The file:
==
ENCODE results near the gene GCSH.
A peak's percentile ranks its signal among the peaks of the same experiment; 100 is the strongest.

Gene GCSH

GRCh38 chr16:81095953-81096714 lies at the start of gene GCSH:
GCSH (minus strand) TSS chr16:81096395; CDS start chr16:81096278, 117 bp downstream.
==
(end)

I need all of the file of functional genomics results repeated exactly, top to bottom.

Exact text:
ENCODE results near the gene GCSH.
A peak's percentile ranks its signal among the peaks of the same experiment; 100 is the strongest.

Gene GCSH

GRCh38 chr16:81095953-81096714 lies at the start of gene GCSH:
GCSH (minus strand) TSS chr16:81096395; CDS start chr16:81096278, 117 bp downstream.